Hedonisia Hawaii Eco-Community Green Vacation Rentals

Hedonisia Hawaii Botanical Plant Inventory


Location on Property: Garden MOhia Camper, below Bamboo HutGarden T

Jackfruit Hawaii

Jackfruit Hawaii

Scientific NameArtocarpus heterophyllus

Region of Origin: the jackfruit is believed to have originated in the Western Ghat mountain range, located in the southwest of the Indian peninsula. It is also currently cultivated in tropical, wet forests throughout southern Asia, Africa, Australia and the East Indies. Jackfruit is more popular in northern Brazil and Surinam than in the rest of the world.

Type: edible

General History: Jackfruit was planted in Hawaii in 1888, and was introduced into northern Brazil in the mid-1800’s.

In 1782, plants from a captured French ship were taken to Jamaica where the tree is now common. About 100 years later, the jackfruit began to appear in Florida. Today, there are less than a dozen bearing jackfruit trees in South Florida and these are valued mainly as curiosities. Many seeds have been planted over the years but few seedlings have survived.

In South India, the jackfruit is a highly popular food. There are more than 100,000 trees in backyards and grown for shade in various plantations. Government horticulturists promote the planting of jackfruit trees along highways, waterways, and railroads to add to the country’s food supply.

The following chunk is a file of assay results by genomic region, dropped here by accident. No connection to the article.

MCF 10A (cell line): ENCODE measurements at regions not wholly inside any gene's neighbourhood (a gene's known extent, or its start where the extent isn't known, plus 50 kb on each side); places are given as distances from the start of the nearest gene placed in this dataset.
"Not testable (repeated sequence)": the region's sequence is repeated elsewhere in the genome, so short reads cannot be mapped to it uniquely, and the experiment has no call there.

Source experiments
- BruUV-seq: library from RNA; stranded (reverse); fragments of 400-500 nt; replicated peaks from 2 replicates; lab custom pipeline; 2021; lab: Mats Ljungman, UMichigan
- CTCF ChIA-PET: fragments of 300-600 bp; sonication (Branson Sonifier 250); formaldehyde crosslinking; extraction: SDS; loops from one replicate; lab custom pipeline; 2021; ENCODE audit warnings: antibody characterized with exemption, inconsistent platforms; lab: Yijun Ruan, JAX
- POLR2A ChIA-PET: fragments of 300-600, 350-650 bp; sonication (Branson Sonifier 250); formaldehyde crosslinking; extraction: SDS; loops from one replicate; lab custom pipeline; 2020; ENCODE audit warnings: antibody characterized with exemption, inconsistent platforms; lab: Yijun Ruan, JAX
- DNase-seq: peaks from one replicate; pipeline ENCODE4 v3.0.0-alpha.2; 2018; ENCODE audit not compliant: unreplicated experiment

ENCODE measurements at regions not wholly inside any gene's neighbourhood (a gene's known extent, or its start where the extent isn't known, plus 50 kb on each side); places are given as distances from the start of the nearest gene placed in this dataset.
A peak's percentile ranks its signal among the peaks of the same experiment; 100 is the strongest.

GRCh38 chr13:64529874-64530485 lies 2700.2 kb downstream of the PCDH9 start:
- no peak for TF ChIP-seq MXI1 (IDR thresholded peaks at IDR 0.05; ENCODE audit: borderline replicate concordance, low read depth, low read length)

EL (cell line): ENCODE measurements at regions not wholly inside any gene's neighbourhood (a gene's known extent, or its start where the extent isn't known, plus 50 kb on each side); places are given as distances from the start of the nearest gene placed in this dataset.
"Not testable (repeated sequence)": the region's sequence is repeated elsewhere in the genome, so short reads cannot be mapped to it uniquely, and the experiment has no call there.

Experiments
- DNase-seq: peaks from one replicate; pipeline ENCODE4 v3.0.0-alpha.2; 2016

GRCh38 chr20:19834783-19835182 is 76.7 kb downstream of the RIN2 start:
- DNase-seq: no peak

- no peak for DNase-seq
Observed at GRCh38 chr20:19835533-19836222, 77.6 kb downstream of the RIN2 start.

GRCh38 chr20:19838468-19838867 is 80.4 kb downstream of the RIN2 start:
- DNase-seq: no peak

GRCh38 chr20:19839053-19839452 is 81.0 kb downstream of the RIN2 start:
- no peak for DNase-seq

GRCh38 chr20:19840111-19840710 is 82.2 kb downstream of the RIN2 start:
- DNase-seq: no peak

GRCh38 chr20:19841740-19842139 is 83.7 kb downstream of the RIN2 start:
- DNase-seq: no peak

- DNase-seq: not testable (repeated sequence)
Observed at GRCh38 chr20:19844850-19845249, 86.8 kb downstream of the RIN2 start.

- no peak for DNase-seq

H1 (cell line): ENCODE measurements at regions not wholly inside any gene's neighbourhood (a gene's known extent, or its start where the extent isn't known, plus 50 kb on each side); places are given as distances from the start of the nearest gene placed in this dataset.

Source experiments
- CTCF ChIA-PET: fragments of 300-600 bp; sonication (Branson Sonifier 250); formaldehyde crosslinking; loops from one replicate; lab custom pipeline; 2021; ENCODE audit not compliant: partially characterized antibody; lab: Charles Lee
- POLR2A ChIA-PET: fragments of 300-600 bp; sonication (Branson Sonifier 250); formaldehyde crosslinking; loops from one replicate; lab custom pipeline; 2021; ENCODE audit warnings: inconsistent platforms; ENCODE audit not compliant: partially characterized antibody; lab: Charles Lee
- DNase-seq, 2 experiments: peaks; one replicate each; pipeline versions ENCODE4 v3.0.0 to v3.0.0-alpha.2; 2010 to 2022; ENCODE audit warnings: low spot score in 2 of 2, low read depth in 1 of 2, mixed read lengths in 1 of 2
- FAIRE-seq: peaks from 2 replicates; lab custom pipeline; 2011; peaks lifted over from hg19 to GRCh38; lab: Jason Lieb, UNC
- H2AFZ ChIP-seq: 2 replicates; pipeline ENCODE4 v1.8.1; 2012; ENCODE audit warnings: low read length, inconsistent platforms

Away from the Far East, the jackfruit has never gained the same acceptance as its relative, the breadfruit. This is due largely to the odor of the ripe fruit and to traditional preference for the breadfruit.

2) Common Plant Uses:

  • Hawaiian Jackfruit

    Hawaiian Jackfruit

    As food: Westerners generally consume the jackfruit in the full-grown but unripe stage, when it has no objectionable odor. The fruit is cut into large chunks and, after boiling until tender, the tasty flesh is cut from the rind and served as a vegetable. Jackfruit has also gained recent popularity as a meat substitute in vegan dished such as meatless pulled pork, curry, and various other dishes. The flesh of the unripe fruit can be canned in brine or with curry. It may also be dried and kept in tins for a year.

  • **It is important to note that when preparing raw jackfruit, it contains copious amounts of gummy latex. The latex clings to the knife, hands, and pot it’s cooked in. The latex can be prevented from sticking and removed by rubbing with oil.
  • Once the jackfruit has ripened, the odorous residue should be removed from the kitchen at once if the bulb and seeds are extracted indoors. The bulbs may then be enjoyed raw or cooked; or made into ice cream, chutney, jam, jelly, paste, papad, or canned in syrup.If the bulbs are boiled in milk, they can form a pleasant, orange colored custard once drained off and cooled. The ripe bulbs may also be dried, fried in oil and salted for eating like potato chips.
  • The ripe bulbs, fermented and then distilled, produce a potent liquor.
  • The seeds may be boiled or roasted and eaten or preserved in syrup like chestnuts. They can also be canned in brine, in curry, and in tomato sauce. They are often included in curried dishes. Roasted, dried seeds are ground to make a flour which is blended with wheat flour for baking.